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Middle East Digest - October 5, 2010


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Washington, DC
October 5, 2010

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The Middle East Digest provides text and audio from the Daily Press Briefing. For the full briefings, please visit daily press briefings.

From the Daily Press Briefing of October 5, 2010

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QUESTION: Mideast. Is there any update on Mitchell’s discussions or the Secretary’s discussions with anyone in the region, and particularly ahead of the Arab League meeting?

MR. CROWLEY: I’m not aware of any particular discussions today by the Secretary. George Mitchell remains in touch with both the Israelis and the Palestinians, and we continue to work closely with them to see if we can’t find a way to create the conditions for the continuation of negotiations. But I can’t point to any particular act this morning.

QUESTION: Has there been any discussion or possibly suggesting that the Arab League move back or delay, postpone once again, its meeting?

MR. CROWLEY: This is a decision for the Arab League. The Follow-on Committee has, in fact, pushed their meeting back. It was supposed to be yesterday originally.

QUESTION: Right. The meeting --

MR. CROWLEY: And for a combination of reasons, I think including the availability of some of the participants, it’s now scheduled for Friday.

QUESTION: Can you give us some elements about William Burns’s visit to Yemen?

MR. CROWLEY: I can’t. Let me – I’ll see if we can’t get a more fulsome readout for you.

QUESTION: Are we still on the (inaudible)?

MR. CROWLEY: Hmm?

QUESTION: Are we still on the –

MR. CROWLEY: We’ve moved to Yemen, but we can move back.

QUESTION: Okay.

MR. CROWLEY: We’re nimble here.

QUESTION: Back to the talks? Could we go back to the direct talks?

MR. CROWLEY: Okay.

QUESTION: Okay. I know that you guys have denied the substance or the existence of a letter, but they still persist. The Israelis persist that Netanyahu received a letter, and the letter suggested the extension for 60 days in exchange for the U.S. not ever asking for another extension on the settlement freeze in exchange for giving a commitment to support Israel for placing troops along the Jordan River and all kinds of things. So could you comment on that?

MR. CROWLEY: Well, no – the short answer. We continue discussing the full range of issues with the parties, but I can’t be specific.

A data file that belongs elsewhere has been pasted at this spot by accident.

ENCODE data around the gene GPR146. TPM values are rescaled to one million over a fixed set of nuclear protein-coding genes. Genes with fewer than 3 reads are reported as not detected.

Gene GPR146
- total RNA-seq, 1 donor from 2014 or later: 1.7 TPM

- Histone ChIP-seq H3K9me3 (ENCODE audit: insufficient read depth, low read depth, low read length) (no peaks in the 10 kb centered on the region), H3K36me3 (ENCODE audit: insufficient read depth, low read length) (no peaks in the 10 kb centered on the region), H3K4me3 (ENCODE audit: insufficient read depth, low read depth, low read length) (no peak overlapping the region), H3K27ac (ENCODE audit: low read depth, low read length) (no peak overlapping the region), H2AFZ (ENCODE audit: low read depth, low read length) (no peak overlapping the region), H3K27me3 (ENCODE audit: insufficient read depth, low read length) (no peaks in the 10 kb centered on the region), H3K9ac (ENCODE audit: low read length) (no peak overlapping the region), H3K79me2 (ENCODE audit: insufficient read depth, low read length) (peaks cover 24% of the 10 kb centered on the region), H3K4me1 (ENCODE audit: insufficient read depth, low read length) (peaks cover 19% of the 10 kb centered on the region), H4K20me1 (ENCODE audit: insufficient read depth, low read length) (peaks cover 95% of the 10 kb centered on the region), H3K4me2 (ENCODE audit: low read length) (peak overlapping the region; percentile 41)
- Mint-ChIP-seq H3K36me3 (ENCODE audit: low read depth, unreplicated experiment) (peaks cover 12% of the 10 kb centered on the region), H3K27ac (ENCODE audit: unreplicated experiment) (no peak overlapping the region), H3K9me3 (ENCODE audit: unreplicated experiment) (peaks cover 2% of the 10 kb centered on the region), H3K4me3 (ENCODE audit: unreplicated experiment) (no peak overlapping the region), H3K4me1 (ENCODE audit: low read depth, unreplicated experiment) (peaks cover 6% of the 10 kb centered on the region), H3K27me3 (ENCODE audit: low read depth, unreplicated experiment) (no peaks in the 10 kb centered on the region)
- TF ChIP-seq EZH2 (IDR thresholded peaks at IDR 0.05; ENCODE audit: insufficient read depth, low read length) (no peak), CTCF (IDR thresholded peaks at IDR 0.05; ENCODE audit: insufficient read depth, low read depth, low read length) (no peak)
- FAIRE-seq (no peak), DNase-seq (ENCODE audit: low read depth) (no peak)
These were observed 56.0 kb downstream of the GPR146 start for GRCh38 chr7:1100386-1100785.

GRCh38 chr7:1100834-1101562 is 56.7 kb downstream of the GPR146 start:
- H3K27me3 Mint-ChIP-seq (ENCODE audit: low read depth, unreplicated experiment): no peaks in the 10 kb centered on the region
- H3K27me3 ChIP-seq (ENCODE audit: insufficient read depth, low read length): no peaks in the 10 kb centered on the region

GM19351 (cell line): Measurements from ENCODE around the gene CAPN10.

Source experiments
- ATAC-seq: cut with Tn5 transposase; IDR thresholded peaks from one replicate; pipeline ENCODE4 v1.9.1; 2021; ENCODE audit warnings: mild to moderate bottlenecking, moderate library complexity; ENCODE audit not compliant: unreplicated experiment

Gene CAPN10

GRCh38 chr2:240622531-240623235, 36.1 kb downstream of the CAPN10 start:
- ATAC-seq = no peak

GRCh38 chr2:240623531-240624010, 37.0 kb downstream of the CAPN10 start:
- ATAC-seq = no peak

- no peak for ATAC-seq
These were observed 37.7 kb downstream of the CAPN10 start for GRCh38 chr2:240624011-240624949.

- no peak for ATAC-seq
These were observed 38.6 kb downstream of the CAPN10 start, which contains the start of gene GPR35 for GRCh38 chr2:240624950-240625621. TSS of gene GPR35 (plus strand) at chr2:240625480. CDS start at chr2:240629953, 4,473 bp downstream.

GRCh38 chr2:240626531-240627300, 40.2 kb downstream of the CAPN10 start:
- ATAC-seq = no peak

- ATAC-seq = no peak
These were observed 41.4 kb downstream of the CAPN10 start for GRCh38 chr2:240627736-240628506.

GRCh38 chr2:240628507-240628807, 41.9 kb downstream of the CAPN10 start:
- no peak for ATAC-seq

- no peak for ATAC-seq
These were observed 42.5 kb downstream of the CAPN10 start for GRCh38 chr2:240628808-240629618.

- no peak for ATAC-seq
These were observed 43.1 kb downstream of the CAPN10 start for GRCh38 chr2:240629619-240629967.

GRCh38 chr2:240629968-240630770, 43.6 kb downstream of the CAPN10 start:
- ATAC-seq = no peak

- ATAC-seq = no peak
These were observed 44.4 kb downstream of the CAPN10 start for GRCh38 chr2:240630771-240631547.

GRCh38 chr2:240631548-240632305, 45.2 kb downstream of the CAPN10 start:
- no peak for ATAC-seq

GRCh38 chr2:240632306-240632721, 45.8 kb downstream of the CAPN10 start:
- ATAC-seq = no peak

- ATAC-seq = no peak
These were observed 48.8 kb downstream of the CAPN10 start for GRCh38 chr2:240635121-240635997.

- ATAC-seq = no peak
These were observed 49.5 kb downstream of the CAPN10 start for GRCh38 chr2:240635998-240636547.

QUESTION: No comment or nonexistent?

MR. CROWLEY: I’m – as we indicated last week, there was a report that there was a letter from President Obama. The White House denied that there was such a letter. We are – continue our discussions with the parties, putting forward our ideas that, in our view, can create the conditions for the negotiations to continue. That is our desire. And we will continue to work this throughout the week.

QUESTION: Do you expect Prime Minister Netanyahu to announce tomorrow, Wednesday, that he will extend the freeze on building of settlements for another 60 days?

MR. CROWLEY: I believe I understand that the prime minister had a meeting with the security cabinet today and may well have a follow-on meeting tomorrow. We’ve made our position clear to the Israeli Government, but obviously, they have decisions to make and so do the Palestinians.

QUESTION: Have you gotten any indication that he would?

MR. CROWLEY: Again, it is our desire that the current negotiations continue. We’re trying to create conditions that enable that to occur. And that is our – continues to be our message to both sides.

QUESTION: Just one more. Nabil Shaath, the prominent Palestinian negotiator, said that the Palestinians will stay in the negotiations come what may. Is that something that has been coordinated with you?

MR. CROWLEY: We believe the only way to seek what both the Palestinians and the Israelis desire is by continuing negotiations. That is our desire. That has been our message to both parties throughout this process, and we hope that they will decide to continue these negotiations.

QUESTION: Thank you.

QUESTION: Stay in the region?

MR. CROWLEY: Sure.

QUESTION: Do you have any thoughts on the wisdom of a possible trip to Lebanon, including southern Lebanon, by your friend Mr. Ahmadinejad? Apparently, he has suggested that he would like to go to southern Lebanon and throw some rocks at Israeli soldiers across the border on a visit to Lebanon. Do you think that’s a good idea?

MR. CROWLEY: I don’t normally recommend travel arrangements for President Ahmadinejad. We certainly would hope that Iran would play a constructive role in the region. Throwing stones, whether they’re literal or figuratively – or figurative, I would not consider constructive.

QUESTION: So – but more seriously, just on the broader idea of a visit of Ahmadinejad to Lebanon?

MR. CROWLEY: We’re aware that he has travel plans to Lebanon. And beyond that, I don’t have a comment.

QUESTION: Well, have you suggested to the Lebanese or the Syrians that this – that they might – this might not be a good idea?